MDC leader Nelson Chamisa yesterday said he was not plotting to purge security chiefs, but the political leadership of President Emmerson Mnangagwa that has been ‘abusing Zimbabweans to pursue a partisan agenda’.
Chamisa said this while addressing thousands of mourners gathered in Glen View South, Harare to bid farewell to the area’s late MP, Vimbai Tsvangirai-Java who died on Tuesday from injuries sustained in a fatal road accident just outside Kwekwe on May 14.
“We have an army: soldiers, police officers, they are all civil servants. They serve us (MDC), Zanu PF and everyone. They are a country’s security force. I have heard some people lying that Chamisa wants to fire them if he takes over,” Chamisa said.
“No, we are not going to do that, we want to remove Mnangagwa and his government, not the civil servants. We want to remove those that use the country, not those used by the politicians.”
The youthful opposition leader also threatened to give Mnangagwa some sleepless nights if he continued to dither on engaging in “genuine dialogue” that should be centred on resolving the legitimacy crisis created by last year’s general elections controversially won by the Zanu PF leader by a narrow 50.67%.
Chamisa said there were people trying to put a wedge between him and military personnel, police and Central Intelligence Organisation operatives by lying that he would fire them if he takes over power.
The military have in past elections been accused of campaigning for Zanu PF, declaring that they would not salute anyone without liberation war credentials. The military helped Mnangagwa take over power from former President Robert Mugabe in November 2017.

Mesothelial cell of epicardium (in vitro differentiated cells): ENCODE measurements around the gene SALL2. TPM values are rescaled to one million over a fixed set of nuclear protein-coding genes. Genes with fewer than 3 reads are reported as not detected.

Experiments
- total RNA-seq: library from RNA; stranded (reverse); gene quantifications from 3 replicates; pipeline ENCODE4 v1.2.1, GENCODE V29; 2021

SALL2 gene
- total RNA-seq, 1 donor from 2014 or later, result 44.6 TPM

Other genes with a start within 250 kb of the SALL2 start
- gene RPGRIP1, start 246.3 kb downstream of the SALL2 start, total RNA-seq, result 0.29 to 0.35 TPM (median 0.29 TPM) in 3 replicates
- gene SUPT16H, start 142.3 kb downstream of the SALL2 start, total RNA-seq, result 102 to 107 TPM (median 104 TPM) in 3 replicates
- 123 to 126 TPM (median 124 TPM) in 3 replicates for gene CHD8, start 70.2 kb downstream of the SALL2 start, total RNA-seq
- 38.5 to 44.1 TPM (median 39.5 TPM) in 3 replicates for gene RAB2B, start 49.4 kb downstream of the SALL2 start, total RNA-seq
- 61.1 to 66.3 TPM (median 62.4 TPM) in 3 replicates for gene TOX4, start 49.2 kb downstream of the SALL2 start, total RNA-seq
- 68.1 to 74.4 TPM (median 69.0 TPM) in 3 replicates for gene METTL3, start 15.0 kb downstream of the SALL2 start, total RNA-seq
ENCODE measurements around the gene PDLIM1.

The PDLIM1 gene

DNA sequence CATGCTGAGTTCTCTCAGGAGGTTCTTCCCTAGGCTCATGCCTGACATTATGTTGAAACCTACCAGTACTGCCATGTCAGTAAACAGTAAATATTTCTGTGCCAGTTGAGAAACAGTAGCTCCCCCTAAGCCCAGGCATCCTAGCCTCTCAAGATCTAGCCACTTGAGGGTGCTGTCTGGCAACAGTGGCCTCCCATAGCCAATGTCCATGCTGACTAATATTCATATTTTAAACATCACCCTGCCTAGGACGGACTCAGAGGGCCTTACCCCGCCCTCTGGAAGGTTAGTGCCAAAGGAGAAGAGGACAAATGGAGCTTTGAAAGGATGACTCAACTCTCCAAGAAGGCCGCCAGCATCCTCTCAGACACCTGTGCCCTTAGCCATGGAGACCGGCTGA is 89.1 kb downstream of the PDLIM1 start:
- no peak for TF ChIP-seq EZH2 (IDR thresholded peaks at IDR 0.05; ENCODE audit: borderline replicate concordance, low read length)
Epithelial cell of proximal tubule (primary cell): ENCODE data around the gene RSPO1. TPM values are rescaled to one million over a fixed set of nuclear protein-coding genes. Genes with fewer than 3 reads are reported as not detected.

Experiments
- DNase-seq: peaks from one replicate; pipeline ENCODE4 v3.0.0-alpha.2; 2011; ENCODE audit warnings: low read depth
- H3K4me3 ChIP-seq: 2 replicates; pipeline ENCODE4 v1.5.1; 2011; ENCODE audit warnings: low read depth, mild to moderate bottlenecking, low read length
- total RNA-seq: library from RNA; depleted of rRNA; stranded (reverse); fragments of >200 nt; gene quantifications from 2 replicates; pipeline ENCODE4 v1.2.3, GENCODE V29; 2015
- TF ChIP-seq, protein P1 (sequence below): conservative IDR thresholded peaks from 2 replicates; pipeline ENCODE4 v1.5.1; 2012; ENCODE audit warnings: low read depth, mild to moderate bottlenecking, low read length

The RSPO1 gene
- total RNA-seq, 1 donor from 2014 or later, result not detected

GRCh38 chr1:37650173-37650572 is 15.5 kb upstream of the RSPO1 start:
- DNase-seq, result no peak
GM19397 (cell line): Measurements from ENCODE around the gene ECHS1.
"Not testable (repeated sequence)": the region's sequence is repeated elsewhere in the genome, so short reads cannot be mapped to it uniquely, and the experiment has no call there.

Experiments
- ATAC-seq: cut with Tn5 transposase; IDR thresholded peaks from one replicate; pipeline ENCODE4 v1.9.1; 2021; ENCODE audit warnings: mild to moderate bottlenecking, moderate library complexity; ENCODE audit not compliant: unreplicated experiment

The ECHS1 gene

Chamisa maintained that the country will not escape from the current economic quagmire if there was no genuine dialogue between his party and Mnangagwa.
“For this country to go forward, we have to resolve the political dispute in this country, around the issue of elections,” Chamisa charged.
“If we don’t resolve that, we will have a merry-go-round, but the country will not move forward because there is no synthesis or national consensus on the way forward. A divided country will not stand. And we have said, we are ready to dialogue with you Cde Mnangagwa, not for my purpose, not for power-sharing, but sharing of ideas, an idea whose time has come, and an idea for change.”
He added: “A country is not run by one person, but by many, particularly, when the leader understands more what those who do not support him want; moreover when they are more than those who believe in him.
“But he (Mnangagwa) doesn’t listen. I am talking politics here because Vimbai was a politician. She wanted everyone to have a good life, not what we have, a country with no water. There is no country that should run short of electricity, but what is evidently lacking is the electricity to power their minds. This is what they lack. Why do we have a country so rich in resources and yet so poor in what we have.”
Noting that many people wanted to protest and were simply waiting for a signal from his party, he said: “I have heard a lot of people saying we are waiting for a signal and I have told them to relax, we have all the time, we don’t want to do something that will not bring results.
“When we start, we will succeed. There will be no sleeping because we want all people to know that change has come, in peace. We want peace in this country, we want peace in this country and we want a negotiated outcome which will allow us to deal with the dispute of the July 30 2018 elections.”
Vimbai’s husband, Apostle Batsirai Java, Chamisa and Parliament donated $15 000 to be shared equally by the widows of Paul Rukanda and Tafadzwa Mhundwa who were killed in the same accident.
First Lady Auxillia Mnangagwa visited the Tsvangirai family at their Strathaven home to pay her condolences later in the day.